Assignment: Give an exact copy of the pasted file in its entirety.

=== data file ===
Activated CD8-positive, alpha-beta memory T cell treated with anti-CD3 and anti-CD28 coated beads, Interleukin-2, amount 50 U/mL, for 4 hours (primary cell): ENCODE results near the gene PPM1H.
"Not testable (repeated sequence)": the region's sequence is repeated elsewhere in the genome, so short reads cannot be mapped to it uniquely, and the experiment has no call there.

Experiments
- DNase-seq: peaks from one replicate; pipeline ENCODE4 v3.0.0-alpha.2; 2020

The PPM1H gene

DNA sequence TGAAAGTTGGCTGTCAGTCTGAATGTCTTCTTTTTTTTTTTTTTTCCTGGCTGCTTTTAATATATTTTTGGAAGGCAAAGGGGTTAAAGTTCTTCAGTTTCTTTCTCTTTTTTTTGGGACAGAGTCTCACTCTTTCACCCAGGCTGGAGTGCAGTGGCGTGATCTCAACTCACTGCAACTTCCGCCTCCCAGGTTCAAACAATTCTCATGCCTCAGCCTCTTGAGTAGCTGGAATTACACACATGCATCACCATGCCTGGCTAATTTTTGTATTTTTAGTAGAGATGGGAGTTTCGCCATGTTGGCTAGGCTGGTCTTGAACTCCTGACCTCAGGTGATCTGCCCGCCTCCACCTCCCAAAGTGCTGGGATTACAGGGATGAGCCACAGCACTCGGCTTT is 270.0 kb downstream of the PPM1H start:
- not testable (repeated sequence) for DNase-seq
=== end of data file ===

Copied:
Activated CD8-positive, alpha-beta memory T cell treated with anti-CD3 and anti-CD28 coated beads, Interleukin-2, amount 50 U/mL, for 4 hours (primary cell): ENCODE results near the gene PPM1H.
"Not testable (repeated sequence)": the region's sequence is repeated elsewhere in the genome, so short reads cannot be mapped to it uniquely, and the experiment has no call there.

Experiments
- DNase-seq: peaks from one replicate; pipeline ENCODE4 v3.0.0-alpha.2; 2020

The PPM1H gene

DNA sequence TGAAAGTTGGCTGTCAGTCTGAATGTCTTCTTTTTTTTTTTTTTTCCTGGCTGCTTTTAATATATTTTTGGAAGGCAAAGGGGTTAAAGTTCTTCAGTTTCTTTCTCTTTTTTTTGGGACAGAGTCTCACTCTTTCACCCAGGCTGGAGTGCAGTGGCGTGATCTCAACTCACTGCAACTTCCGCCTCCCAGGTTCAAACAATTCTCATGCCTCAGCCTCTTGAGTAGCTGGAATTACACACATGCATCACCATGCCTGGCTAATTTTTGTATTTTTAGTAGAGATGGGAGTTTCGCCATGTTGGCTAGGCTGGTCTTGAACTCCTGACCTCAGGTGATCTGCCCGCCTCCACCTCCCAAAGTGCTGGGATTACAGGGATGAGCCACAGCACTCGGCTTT is 270.0 kb downstream of the PPM1H start:
- not testable (repeated sequence) for DNase-seq